Academic and Educational Interpreting from the Other Side of the Classroom: Working with Deaf Academics

In Deaf Professionals and Designated Interpreters, external link A New Paradigm, external link. (Hauser, Finch & Hauser, 2008) Washington DC: Gallaudet University Press.

Linda Campbell; School of Environmental Studies, Queen’s University, Kingston, Ontario, Canada
Meg J. Rohan; School of Psychology, University of New South Wales, Sydney, Australia
Kathryn Woodcock; School of Occupational and Public Health, Ryerson University, Toronto, Canada

Excerpt: Sign Language interpreting in universities and other postsecondary educational institutions typically involves the facilitation of classroom communications between Deaf or hard of hearing students and their hearing instructors. The interpreter can prepare for the classroom, laboratory courses, and student-instructor meetings by learning the course material and compiling technical signs that are associated with the material that generally is clearly defined by the classroom syllabi (e.g., Caccamise and Lang 1996). But there are two sides to every university classroom: one side concerns the student; the other concerns the instructor. What are the guidelines for interpreters who are working in universities, not at the student side of the classroom but at the academic side? The Deaf person in this academic role will have academic responsibilities other than teaching, and interpreters will have little or no experience or understanding of these often complex, high-level roles. At present, there is little or no direction or publications for interpreters who work with a Deaf academic.

Two types of settings are relevant to the Deaf academic who is working in mainstream universities. Educational interpreting involves facilitation of communication between an academic instructor and hearing students (or deaf students not familiar with sign language) within the particular context of a course. For interpreters who have experienced interpreting from the students’ side of the classroom, the familiarity of the situation may be deceptive when they are interpreting from the academic’s side of the classroom. The dynamics may involve one-on-one student meetings that may vary from oral examinations to academic counseling to investigations of cheating. Academic interpreting involves facilitation of communication in situations outside of the classroom. These activities do not generally involve students. This category, too, involves a wide variation of communication situations that may include staff meetings, conferences, data gathering in a wide variety of research settings, or formal and informal celebrations with colleagues, other professionals, or the general public. These communication situations generally are high level and are likely to involve very specialized knowledge, not only of content but also of implicit social rules. Academic interpreting resembles the interpreting that takes place in business environments in which the Deaf professional also has high status.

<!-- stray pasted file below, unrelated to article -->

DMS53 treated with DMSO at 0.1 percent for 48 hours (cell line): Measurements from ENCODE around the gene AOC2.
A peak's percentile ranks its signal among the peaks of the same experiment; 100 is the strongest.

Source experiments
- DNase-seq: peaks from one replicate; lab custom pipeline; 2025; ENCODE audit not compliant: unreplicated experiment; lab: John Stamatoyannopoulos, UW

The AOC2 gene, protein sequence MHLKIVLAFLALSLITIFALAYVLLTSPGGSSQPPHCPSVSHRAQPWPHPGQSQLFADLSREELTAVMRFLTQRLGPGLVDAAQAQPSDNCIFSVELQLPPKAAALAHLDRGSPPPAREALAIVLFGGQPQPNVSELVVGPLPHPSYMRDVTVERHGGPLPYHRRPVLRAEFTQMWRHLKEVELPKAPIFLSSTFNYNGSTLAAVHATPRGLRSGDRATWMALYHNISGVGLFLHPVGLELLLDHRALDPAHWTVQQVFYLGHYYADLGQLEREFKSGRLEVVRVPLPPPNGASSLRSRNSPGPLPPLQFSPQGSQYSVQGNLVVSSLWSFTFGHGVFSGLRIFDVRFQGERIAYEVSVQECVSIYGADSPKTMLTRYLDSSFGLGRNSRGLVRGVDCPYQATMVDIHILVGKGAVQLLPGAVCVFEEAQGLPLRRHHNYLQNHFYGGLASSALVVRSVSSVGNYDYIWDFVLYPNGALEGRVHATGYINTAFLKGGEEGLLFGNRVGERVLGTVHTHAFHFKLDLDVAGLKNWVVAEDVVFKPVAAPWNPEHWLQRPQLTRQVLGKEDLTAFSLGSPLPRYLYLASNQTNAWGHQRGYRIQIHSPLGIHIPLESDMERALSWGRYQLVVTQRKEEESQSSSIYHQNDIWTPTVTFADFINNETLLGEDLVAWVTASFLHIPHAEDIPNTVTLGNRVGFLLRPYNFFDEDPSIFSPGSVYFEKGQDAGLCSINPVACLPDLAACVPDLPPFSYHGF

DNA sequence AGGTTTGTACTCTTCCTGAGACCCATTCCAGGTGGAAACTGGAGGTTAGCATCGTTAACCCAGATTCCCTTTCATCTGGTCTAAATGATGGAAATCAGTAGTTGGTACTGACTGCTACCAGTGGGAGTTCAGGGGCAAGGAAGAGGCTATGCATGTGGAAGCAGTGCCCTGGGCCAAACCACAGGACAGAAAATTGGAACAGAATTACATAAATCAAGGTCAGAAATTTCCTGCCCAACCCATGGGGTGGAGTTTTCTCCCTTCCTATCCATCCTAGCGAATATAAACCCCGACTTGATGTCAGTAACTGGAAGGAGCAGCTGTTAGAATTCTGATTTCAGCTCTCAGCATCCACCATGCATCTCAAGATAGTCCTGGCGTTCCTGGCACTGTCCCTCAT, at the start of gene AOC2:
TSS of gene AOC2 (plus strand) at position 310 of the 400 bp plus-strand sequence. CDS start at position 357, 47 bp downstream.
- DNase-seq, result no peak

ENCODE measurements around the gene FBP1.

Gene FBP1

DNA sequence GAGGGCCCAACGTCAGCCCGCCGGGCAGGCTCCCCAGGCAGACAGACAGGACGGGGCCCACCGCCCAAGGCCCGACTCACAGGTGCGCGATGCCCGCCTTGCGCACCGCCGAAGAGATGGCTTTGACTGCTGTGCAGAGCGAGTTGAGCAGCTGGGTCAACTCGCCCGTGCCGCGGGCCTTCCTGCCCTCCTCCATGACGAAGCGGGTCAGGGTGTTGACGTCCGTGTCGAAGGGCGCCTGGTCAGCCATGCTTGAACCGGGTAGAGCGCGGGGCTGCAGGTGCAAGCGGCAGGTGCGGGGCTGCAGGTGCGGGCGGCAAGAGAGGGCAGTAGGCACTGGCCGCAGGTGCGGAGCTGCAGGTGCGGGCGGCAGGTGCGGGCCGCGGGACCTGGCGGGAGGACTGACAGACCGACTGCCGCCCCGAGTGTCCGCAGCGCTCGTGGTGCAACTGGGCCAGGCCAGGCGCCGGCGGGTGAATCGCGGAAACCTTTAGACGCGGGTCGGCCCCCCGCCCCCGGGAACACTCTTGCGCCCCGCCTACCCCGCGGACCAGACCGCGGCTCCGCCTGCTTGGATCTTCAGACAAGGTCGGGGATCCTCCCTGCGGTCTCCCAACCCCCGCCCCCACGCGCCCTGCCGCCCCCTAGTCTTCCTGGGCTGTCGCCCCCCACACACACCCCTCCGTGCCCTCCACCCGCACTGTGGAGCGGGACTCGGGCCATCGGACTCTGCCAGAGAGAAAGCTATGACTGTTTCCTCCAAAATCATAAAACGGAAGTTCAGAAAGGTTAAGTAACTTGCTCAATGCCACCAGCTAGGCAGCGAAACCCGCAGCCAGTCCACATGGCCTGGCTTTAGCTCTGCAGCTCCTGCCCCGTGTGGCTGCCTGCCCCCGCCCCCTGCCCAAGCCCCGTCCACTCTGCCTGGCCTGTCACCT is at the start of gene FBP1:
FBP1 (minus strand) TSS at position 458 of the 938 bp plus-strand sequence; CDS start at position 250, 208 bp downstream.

Both educational and academic interpreting may be required not only by the fully qualified Deaf academic but also by graduate students (i.e., those who have already completed an undergraduate degree and who are studying for either Masters or Ph.D. degrees and serving as instructors in courses). The distinction between the two types of interpreting is necessary because interpreting strategies that work in the context of educational interpreting will not necessarily work or be appropriate in the context of academic interpreting.

The way in which Deaf academics, their colleagues, and their interpreters work together can vary according to the inclusiveness and acceptance of sign language and Deaf culture within their working environments. From the perspective of Deaf academics and interpreters, there are different types of university environments, which we have labeled in the following way: “Deaf” (e.g., Gallaudet University) in which Deaf students, faculty, and all members, whether hearing or Deaf, adopt or espouse Deaf cultural norms; “Deaf-ready” in which support services have been formally established to accommodate Deaf students and in which Deaf faculty may be valued as role models (e.g., California State University-Northridge); “Deaf-aware” in which Deaf students and faculty, because of the nature of the academic field, will find others within their academic unit who are aware of deafness at least on a professional level, even though the university as a whole may or may not be very accommodating.

In the mainstream, apart from institutions in which there is prior familiarity with deafness, there is a distinction between “Deaf-receptive” environments (in which there is little or no experience of deafness among students, staff members, or faculty but in which an attitude of receptiveness is backed up by efforts to learn and provide accommodations) and “Deaf-oblivious” environments (in which there is little or no awareness either professionally or socially of deafness, Deaf students, Deaf staff members, or Deaf academics). Interpreting strategies in each of these environments will differ, particularly because interpreting in Deaf-oblivious and Deaf-receptive settings may come with unique challenges not seen at Deaf-ready or Deaf universities. The focus of this chapter will be on the unique challenges that will be faced in the Deaf-oblivious and Deaf-receptive settings.

Author: Kathryn Woodcock

Dr. Kathryn Woodcock is Professor at Toronto Metropolitan University, teaching, researching, and consulting in the area of human factors engineering / ergonomics particularly applied to amusement rides and attractions (, and to broader occupational and public safety issues of performance, error, investigation and inspection, and to disability and accessibility.